Another is A.J. Pierzynski . When he catches, he is so into the game, he talks to the ball, talks to the batter, talks to anyone else within the sound of his voice. He can be so intense, sometimes he doesn’t even realize what he’s saying, but the opposing players and fans sure do. He drives them nuts — especially the fans here in Minnesota. That’s mostly because he used to be a Twin. But I’ve been in social situations with A.J., or as Tom Kelly calls him: Anthony, and he is really a nice guy. I remember when he was at the Dome in 2009 for the last time as a White Sox, he was getting choked up as he reminisced about the good times he had there. And that was after he received a bad case of boos from Twins fans. He even defended Twins fans, saying they should root for their team and boo the opponents, it’s only natural. And then he went on to remind me that he never chose to leave Minnesota. With Mauer coming up, he was traded to the Giants for Joe Nathan, Boof Bonzer, and Francisco Liriano. I remember he was sad when he said, “I have friends and family in Minnesota. I didn’t want to leave.”

Nick Punto played very intensely for the Twins and still does for the Red Sox.
Many times, these types of players are known as “good clubhouse” guys — because in some cases their talent is fading with age, but their high enthusiasm acts as a sparkplug for the rest of the team. One player of that nature was another Twins catcher, Mike Redmond. He backed up Joe Mauer when Joe was an almost-everyday catcher. Yet Mike’s enthusiasm, even while on the bench, fired the boys up. You might’ve run into Redmond at a restaurant several hours after a game, and he would still be talking about the game.

There was another such Twin at the same time, who was younger than Mike, but whose enthusiasm made him play at a higher level. That man is Nick Punto. Nick told me that when he was a kid, his dad took him aside and said (paraphrasing), “You’re smaller than the other kids. If you want to make it in this game you’ll need to take advantage of every opportunity you can.” With that thought, his dad taught him to be a switch-hitter. Nick did the rest himself: diving, hustling, lifting – his wrists are as strong as Popeye’s. After the second inning, you’d rarely see Nick wearing a clean uniform, and on the bench he was another one of the team’s sparkplugs. And like Redmond, you’d hear Punto still talking baseball two hours after the game — sometimes with Mike. When Ozzie Guillen nicknamed the Twins infield “the piranhas,” Nick was the poison he had foremost in mind.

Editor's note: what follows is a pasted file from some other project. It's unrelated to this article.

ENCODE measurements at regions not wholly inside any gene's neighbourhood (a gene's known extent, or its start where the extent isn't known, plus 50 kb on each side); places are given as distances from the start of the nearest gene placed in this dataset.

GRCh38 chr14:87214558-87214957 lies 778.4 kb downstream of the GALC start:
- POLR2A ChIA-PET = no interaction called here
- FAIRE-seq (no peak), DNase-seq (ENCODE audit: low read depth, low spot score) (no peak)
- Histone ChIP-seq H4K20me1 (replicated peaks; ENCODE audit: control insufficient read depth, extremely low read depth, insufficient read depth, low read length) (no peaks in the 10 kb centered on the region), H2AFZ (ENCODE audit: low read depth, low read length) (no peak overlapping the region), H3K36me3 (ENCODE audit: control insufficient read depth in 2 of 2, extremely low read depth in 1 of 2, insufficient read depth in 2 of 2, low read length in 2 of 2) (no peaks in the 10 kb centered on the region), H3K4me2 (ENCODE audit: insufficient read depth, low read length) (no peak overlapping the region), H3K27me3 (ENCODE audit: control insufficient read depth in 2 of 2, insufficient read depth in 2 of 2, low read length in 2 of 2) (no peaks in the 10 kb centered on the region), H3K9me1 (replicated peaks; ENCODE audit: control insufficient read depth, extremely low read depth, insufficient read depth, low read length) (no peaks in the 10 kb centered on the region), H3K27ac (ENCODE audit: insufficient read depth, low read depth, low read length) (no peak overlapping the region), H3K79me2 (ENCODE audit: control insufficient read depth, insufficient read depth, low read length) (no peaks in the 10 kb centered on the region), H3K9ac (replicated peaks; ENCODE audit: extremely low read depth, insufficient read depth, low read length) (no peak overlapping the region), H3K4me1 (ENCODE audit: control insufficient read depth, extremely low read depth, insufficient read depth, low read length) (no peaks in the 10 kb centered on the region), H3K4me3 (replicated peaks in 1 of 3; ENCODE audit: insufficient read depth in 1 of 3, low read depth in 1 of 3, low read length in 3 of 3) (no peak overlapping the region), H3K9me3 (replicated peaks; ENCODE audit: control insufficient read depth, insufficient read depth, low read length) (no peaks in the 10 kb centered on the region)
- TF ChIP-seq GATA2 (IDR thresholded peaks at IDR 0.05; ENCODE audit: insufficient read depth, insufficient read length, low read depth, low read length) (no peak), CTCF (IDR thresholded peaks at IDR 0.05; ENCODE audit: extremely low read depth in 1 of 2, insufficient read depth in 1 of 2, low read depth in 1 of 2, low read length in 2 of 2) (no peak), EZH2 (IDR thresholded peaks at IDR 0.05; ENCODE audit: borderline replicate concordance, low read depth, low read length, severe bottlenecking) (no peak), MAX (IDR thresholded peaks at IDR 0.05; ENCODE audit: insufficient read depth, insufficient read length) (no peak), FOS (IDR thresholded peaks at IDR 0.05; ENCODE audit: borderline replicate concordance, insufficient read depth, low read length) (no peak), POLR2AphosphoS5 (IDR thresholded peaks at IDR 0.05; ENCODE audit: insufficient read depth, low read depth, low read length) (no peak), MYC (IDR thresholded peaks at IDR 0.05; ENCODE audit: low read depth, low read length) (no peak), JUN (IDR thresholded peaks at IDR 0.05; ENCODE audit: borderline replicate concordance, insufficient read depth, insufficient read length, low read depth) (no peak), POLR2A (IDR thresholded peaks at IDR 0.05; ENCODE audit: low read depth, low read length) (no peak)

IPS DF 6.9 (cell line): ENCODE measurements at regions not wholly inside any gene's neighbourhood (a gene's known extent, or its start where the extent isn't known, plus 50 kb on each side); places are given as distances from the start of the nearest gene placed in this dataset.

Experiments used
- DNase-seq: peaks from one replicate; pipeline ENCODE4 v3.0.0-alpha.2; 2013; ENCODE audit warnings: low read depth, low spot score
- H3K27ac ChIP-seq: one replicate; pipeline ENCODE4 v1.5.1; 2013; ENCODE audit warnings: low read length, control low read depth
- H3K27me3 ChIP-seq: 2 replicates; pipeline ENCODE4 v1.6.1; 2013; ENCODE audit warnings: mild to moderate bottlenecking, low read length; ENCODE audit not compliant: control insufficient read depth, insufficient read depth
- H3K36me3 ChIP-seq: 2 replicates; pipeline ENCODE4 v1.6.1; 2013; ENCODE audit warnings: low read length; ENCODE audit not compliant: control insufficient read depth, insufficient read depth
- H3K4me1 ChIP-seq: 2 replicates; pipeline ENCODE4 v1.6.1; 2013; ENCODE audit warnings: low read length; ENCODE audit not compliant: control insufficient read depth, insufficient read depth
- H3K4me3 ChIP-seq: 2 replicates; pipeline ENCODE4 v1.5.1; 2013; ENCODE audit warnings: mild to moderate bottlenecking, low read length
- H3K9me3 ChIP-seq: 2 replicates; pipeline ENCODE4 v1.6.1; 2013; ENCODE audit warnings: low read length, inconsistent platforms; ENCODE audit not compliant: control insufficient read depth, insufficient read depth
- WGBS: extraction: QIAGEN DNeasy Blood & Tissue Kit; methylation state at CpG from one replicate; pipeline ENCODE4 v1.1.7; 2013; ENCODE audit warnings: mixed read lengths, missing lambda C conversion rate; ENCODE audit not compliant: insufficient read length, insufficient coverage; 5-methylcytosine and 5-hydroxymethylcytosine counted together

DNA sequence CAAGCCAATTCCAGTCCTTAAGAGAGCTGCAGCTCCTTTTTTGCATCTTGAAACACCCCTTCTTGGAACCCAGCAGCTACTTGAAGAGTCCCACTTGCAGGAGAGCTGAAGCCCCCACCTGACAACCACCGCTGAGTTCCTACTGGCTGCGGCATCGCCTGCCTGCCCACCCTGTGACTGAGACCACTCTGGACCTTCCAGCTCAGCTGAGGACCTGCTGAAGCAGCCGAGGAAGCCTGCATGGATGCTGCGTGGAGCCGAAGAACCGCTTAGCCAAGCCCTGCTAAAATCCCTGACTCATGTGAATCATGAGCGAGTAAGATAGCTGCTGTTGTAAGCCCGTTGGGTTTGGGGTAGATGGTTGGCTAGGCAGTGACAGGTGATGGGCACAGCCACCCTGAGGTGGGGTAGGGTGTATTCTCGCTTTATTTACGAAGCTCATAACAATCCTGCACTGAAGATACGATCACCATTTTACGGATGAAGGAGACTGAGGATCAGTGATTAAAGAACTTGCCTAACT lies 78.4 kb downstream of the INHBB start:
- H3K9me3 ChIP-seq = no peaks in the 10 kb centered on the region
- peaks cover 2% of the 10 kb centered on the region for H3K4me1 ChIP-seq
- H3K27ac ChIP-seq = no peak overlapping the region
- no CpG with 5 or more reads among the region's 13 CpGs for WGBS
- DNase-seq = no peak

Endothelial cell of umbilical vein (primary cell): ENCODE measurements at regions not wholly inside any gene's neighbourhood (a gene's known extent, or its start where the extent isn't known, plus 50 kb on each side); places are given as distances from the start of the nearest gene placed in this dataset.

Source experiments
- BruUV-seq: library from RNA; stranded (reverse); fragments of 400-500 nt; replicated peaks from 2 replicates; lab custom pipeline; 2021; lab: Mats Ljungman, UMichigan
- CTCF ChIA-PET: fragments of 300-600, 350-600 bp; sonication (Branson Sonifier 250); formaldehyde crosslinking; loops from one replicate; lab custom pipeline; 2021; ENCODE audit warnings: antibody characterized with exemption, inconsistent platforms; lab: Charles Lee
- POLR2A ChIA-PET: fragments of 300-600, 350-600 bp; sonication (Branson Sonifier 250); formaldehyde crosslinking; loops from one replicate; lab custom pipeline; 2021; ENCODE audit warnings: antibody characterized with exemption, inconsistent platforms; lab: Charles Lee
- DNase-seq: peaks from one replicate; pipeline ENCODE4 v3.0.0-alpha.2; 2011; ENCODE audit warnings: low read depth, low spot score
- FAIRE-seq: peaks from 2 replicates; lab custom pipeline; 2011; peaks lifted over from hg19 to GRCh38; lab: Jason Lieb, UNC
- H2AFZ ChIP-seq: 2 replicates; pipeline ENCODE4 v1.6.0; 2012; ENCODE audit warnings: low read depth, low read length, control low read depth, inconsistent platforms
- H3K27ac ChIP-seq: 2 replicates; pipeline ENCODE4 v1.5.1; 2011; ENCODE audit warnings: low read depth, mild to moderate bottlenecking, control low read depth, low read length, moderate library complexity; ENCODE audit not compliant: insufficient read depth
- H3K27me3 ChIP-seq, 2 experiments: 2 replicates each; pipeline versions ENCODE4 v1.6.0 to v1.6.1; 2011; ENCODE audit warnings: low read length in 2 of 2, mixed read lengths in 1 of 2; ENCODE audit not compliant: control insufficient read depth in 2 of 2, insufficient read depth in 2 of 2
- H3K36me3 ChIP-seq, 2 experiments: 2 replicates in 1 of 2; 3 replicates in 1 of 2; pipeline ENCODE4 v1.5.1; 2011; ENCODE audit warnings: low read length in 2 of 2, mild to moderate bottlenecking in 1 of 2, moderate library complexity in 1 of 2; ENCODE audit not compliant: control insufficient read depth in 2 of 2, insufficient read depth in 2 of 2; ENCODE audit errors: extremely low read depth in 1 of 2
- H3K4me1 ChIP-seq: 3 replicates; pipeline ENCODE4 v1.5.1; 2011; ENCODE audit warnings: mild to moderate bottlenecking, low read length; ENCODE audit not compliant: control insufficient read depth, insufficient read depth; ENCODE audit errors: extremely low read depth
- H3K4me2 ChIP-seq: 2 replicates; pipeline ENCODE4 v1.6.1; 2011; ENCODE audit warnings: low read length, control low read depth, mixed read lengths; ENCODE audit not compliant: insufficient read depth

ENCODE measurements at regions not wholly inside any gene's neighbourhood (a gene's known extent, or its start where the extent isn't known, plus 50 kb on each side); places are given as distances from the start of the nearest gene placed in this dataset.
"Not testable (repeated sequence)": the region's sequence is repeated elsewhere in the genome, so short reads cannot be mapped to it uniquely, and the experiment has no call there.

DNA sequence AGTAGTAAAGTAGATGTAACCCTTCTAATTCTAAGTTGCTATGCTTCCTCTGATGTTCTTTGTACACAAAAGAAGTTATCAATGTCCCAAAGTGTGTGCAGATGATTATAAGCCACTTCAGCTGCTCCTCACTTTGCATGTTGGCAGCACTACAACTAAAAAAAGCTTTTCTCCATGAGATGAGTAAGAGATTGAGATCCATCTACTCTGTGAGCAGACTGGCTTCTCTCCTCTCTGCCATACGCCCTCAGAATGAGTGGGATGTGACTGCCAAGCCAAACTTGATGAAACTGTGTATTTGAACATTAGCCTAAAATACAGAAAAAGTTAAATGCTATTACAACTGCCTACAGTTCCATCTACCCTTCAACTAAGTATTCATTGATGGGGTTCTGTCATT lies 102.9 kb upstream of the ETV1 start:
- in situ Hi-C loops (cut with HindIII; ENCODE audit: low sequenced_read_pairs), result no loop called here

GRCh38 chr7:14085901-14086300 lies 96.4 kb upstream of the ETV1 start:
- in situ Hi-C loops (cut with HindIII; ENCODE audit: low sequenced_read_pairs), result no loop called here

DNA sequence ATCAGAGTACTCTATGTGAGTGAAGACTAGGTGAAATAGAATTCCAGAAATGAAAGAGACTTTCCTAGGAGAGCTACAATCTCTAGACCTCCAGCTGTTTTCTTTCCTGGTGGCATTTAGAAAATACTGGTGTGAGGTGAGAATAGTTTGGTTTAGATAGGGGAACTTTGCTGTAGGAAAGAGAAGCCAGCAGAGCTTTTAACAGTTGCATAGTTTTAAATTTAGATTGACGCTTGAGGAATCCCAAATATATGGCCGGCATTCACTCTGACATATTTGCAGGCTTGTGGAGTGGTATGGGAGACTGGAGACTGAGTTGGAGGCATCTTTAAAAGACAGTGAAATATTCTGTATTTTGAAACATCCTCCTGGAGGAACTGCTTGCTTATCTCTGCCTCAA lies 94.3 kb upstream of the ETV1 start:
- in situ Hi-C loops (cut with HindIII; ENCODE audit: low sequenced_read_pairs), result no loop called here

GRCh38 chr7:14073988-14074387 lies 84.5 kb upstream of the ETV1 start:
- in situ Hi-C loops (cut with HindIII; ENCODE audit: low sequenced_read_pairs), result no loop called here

Drew Butera (left) and Joe Pohlad at Twins Fest
A current enthusiastic Twin is Drew Butera. Drew’s father, Sal, was also a Twins catcher, and was on the 1987 World Champion team. This, in its own right, makes Drew unique; he is the only son of a former Twin to be a Twin himself. And to play the same position as his father must give them both a special, proud feeling.

Drew grew up in Florida, and out of high school he was drafted by the Blue Jays. He declined and elected to attend college and play ball at the University of Central Florida, where he was one of the top players in the conference. In the 2005 baseball draft, the Mets picked Drew in the fifth round. In 2007 the Twins picked him up as part of a deal for infielder Luis Casilla. After getting some experience in the minors, he was on the opening-day roster in 2010. He’s made a few trips back to Rochester since, but his defensive work behind the plate is outstanding. He sometimes struggles at the plate, but of late has done some nice clutch hitting and raised his average to the upper .200’s.

Drew Butera is shown bartending at Woody’s in Woodbury to raise money for military families.